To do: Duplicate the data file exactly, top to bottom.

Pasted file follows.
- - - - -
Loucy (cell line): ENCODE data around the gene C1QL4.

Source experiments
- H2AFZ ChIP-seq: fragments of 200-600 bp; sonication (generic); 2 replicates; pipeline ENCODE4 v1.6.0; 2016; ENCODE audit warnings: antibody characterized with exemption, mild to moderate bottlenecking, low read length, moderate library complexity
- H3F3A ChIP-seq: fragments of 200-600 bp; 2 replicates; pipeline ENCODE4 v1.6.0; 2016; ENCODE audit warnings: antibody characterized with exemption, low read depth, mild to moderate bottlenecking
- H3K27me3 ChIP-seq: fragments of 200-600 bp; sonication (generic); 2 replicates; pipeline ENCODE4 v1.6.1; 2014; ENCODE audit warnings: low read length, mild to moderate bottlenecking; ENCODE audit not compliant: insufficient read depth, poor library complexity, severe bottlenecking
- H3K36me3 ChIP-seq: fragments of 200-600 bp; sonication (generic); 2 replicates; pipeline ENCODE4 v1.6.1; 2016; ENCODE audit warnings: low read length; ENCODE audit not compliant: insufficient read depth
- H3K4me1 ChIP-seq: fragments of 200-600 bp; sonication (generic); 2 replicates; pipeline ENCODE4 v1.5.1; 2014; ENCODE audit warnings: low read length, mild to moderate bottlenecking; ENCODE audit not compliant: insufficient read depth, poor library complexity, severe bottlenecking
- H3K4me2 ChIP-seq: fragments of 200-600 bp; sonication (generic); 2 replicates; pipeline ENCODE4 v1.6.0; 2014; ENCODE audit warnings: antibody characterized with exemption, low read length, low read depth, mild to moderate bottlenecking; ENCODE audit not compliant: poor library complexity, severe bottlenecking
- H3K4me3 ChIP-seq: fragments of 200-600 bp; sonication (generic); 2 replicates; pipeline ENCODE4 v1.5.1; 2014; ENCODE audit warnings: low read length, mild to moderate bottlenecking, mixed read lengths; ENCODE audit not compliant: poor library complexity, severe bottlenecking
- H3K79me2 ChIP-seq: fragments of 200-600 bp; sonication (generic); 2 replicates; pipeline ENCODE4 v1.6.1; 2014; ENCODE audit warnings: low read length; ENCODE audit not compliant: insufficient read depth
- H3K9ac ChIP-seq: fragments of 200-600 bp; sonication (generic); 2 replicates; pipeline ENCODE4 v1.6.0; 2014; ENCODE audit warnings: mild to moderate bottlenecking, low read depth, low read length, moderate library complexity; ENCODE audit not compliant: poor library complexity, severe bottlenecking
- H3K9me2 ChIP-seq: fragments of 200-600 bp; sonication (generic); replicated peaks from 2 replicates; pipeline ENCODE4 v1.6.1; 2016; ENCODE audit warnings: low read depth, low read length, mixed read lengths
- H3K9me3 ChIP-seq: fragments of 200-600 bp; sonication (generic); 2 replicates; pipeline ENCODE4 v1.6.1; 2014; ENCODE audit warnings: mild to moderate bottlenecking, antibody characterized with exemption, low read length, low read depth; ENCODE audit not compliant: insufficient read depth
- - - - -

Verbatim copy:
Loucy (cell line): ENCODE data around the gene C1QL4.

Source experiments
- H2AFZ ChIP-seq: fragments of 200-600 bp; sonication (generic); 2 replicates; pipeline ENCODE4 v1.6.0; 2016; ENCODE audit warnings: antibody characterized with exemption, mild to moderate bottlenecking, low read length, moderate library complexity
- H3F3A ChIP-seq: fragments of 200-600 bp; 2 replicates; pipeline ENCODE4 v1.6.0; 2016; ENCODE audit warnings: antibody characterized with exemption, low read depth, mild to moderate bottlenecking
- H3K27me3 ChIP-seq: fragments of 200-600 bp; sonication (generic); 2 replicates; pipeline ENCODE4 v1.6.1; 2014; ENCODE audit warnings: low read length, mild to moderate bottlenecking; ENCODE audit not compliant: insufficient read depth, poor library complexity, severe bottlenecking
- H3K36me3 ChIP-seq: fragments of 200-600 bp; sonication (generic); 2 replicates; pipeline ENCODE4 v1.6.1; 2016; ENCODE audit warnings: low read length; ENCODE audit not compliant: insufficient read depth
- H3K4me1 ChIP-seq: fragments of 200-600 bp; sonication (generic); 2 replicates; pipeline ENCODE4 v1.5.1; 2014; ENCODE audit warnings: low read length, mild to moderate bottlenecking; ENCODE audit not compliant: insufficient read depth, poor library complexity, severe bottlenecking
- H3K4me2 ChIP-seq: fragments of 200-600 bp; sonication (generic); 2 replicates; pipeline ENCODE4 v1.6.0; 2014; ENCODE audit warnings: antibody characterized with exemption, low read length, low read depth, mild to moderate bottlenecking; ENCODE audit not compliant: poor library complexity, severe bottlenecking
- H3K4me3 ChIP-seq: fragments of 200-600 bp; sonication (generic); 2 replicates; pipeline ENCODE4 v1.5.1; 2014; ENCODE audit warnings: low read length, mild to moderate bottlenecking, mixed read lengths; ENCODE audit not compliant: poor library complexity, severe bottlenecking
- H3K79me2 ChIP-seq: fragments of 200-600 bp; sonication (generic); 2 replicates; pipeline ENCODE4 v1.6.1; 2014; ENCODE audit warnings: low read length; ENCODE audit not compliant: insufficient read depth
- H3K9ac ChIP-seq: fragments of 200-600 bp; sonication (generic); 2 replicates; pipeline ENCODE4 v1.6.0; 2014; ENCODE audit warnings: mild to moderate bottlenecking, low read depth, low read length, moderate library complexity; ENCODE audit not compliant: poor library complexity, severe bottlenecking
- H3K9me2 ChIP-seq: fragments of 200-600 bp; sonication (generic); replicated peaks from 2 replicates; pipeline ENCODE4 v1.6.1; 2016; ENCODE audit warnings: low read depth, low read length, mixed read lengths
- H3K9me3 ChIP-seq: fragments of 200-600 bp; sonication (generic); 2 replicates; pipeline ENCODE4 v1.6.1; 2014; ENCODE audit warnings: mild to moderate bottlenecking, antibody characterized with exemption, low read length, low read depth; ENCODE audit not compliant: insufficient read depth